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BMC Health Serv Res. 2006 Jan 11;6:1.

Profit and loss analysis for an intensive care unit (ICU) in Japan: a tool for strategic management.

Author information

1
Division of Information Science and Biostatistics, Department of Medical Informatics and Pharmaceutics, Niigata University Graduate School of Medical and Dental Sciences, Asahimachi-dori 1-754, Niigata 951-8520, Japan. caopeng@med.niigata-u.ac.jp

Abstract

BACKGROUND:

Accurate cost estimate and a profit and loss analysis are necessary for health care practice. We performed an actual financial analysis for an intensive care unit (ICU) of a university hospital in Japan, and tried to discuss the health care policy and resource allocation decisions that have an impact on critical intensive care.

METHODS:

The costs were estimated by a department level activity based costing method, and the profit and loss analysis was based on a break-even point analysis. The data used included the monthly number of patients, the revenue, and the direct and indirect costs of the ICU in 2003.

RESULTS:

The results of this analysis showed that the total costs of USD 2,678,052 of the ICU were mainly incurred due to direct costs of 88.8%. On the other hand, the actual annual total patient days in the ICU were 1,549 which resulted in revenues of USD 2,295,044. However, it was determined that the ICU required at least 1,986 patient days within one fiscal year based on a break-even point analysis. As a result, an annual deficit of USD 383,008 has occurred in the ICU.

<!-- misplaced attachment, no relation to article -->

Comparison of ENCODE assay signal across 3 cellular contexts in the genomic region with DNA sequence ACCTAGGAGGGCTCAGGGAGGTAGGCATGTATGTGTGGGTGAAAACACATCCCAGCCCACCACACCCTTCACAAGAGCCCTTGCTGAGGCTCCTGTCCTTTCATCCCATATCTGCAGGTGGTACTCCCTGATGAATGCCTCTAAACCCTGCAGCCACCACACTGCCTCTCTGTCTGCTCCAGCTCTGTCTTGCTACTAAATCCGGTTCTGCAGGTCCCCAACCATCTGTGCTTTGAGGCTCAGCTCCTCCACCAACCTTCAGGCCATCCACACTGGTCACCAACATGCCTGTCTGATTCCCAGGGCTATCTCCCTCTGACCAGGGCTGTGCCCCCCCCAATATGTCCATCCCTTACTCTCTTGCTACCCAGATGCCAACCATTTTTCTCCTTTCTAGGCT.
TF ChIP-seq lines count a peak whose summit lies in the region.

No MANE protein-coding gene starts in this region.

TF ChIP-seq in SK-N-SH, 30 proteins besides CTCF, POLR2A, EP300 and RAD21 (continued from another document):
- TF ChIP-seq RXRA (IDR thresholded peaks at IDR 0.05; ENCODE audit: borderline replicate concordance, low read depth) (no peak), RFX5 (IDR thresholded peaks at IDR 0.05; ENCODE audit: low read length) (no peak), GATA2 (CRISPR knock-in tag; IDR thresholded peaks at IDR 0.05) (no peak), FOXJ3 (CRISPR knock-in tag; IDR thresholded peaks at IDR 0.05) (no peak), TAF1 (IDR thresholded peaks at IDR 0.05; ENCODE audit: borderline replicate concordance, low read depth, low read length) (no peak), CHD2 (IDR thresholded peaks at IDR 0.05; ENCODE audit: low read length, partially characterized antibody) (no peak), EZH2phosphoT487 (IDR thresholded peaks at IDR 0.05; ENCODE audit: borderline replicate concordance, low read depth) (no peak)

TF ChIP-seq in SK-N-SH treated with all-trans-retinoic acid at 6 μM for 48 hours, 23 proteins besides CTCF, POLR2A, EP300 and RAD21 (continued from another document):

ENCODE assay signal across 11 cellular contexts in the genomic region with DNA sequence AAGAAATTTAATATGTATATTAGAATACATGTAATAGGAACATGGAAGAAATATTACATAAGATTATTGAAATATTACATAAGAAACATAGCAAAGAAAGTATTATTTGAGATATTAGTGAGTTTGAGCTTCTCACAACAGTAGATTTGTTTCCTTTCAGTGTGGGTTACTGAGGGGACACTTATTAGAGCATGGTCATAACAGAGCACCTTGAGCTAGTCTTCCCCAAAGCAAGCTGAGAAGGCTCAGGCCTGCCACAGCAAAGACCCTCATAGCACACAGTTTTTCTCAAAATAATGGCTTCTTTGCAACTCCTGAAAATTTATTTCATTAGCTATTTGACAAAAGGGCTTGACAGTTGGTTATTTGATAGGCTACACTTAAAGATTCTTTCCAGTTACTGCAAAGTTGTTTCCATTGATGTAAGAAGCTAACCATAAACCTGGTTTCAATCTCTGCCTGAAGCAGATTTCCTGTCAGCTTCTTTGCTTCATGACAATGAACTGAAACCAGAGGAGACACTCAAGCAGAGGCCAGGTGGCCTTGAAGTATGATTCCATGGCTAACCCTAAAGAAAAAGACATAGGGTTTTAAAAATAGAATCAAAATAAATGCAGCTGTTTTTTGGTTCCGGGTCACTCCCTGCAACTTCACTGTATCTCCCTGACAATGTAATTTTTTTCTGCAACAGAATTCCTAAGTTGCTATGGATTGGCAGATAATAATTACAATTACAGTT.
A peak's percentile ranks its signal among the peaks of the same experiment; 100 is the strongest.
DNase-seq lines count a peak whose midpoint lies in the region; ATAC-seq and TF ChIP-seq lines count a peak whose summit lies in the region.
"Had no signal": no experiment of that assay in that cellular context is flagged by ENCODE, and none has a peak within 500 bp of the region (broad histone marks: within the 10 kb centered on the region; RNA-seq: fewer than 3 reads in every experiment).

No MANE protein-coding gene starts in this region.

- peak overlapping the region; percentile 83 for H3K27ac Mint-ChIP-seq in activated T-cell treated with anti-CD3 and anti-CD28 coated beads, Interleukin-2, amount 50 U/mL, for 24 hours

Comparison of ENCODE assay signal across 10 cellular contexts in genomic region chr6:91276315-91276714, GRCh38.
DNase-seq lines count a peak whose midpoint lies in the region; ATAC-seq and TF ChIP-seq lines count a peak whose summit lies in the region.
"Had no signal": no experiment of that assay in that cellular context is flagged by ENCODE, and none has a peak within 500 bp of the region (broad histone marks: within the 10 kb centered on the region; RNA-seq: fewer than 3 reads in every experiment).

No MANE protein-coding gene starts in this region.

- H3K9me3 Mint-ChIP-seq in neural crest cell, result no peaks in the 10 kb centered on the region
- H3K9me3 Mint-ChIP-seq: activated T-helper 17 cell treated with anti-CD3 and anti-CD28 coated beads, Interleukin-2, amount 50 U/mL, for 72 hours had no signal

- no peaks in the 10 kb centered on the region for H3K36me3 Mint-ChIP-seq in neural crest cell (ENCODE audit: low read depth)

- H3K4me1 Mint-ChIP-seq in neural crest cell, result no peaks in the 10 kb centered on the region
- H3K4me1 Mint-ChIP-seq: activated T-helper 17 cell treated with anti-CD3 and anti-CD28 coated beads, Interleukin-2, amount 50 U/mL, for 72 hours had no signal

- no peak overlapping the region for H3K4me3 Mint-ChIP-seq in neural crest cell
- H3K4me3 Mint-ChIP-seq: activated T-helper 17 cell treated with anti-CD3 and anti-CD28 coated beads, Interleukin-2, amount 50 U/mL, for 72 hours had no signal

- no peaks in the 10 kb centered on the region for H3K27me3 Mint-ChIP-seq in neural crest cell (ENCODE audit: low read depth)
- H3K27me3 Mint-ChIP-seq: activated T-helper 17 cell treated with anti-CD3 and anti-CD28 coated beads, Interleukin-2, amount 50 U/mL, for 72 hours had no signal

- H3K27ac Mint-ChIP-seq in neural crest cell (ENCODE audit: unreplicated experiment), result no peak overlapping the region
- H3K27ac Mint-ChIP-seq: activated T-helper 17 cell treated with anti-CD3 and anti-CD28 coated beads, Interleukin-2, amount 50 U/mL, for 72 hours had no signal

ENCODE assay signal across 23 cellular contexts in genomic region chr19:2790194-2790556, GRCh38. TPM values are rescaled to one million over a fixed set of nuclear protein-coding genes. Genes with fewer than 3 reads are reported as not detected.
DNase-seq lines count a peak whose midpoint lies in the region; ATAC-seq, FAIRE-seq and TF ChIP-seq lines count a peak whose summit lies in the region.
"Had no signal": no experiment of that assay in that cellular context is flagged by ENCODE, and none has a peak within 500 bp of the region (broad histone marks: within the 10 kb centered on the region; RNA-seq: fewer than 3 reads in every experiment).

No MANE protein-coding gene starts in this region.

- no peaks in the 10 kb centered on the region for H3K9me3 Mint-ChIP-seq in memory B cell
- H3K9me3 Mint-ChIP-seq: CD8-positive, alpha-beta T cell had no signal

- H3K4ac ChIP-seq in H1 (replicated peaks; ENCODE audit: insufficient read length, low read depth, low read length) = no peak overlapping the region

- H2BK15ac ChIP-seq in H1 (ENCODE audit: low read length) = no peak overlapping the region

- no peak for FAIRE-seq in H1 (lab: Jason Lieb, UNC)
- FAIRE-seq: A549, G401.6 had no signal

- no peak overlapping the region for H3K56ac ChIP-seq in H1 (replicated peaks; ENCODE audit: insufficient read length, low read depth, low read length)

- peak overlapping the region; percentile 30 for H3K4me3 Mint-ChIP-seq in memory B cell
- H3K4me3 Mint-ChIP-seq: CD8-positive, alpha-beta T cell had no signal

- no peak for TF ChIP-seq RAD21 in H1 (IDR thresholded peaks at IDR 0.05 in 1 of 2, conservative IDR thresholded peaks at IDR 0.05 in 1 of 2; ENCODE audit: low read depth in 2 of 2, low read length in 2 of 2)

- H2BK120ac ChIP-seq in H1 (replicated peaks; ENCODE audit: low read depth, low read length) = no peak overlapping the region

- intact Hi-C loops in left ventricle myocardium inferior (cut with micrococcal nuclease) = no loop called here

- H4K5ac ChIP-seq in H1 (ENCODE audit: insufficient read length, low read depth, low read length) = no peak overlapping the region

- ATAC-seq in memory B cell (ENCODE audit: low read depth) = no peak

CONCLUSION:

These methods are useful for determining the profits or losses for the ICU practice, and how to evaluate and to improve it. In this study, the results indicate that most ICUs in Japanese hospitals may not be profitable at the present time. As a result, in order to increase the income to make up for this deficit, an increase of 437 patient days in the ICU in one fiscal year is needed, and the number of patients admitted to the ICU should thus be increased without increasing the number of beds or staff members. Increasing the number of patients referred from cooperating hospitals and clinics therefore appears to be the best strategy for achieving these goals.

PMID:
16403235
PMCID:
PMC1395358
DOI:
10.1186/1472-6963-6-1
[Indexed for MEDLINE]
Free PMC Article
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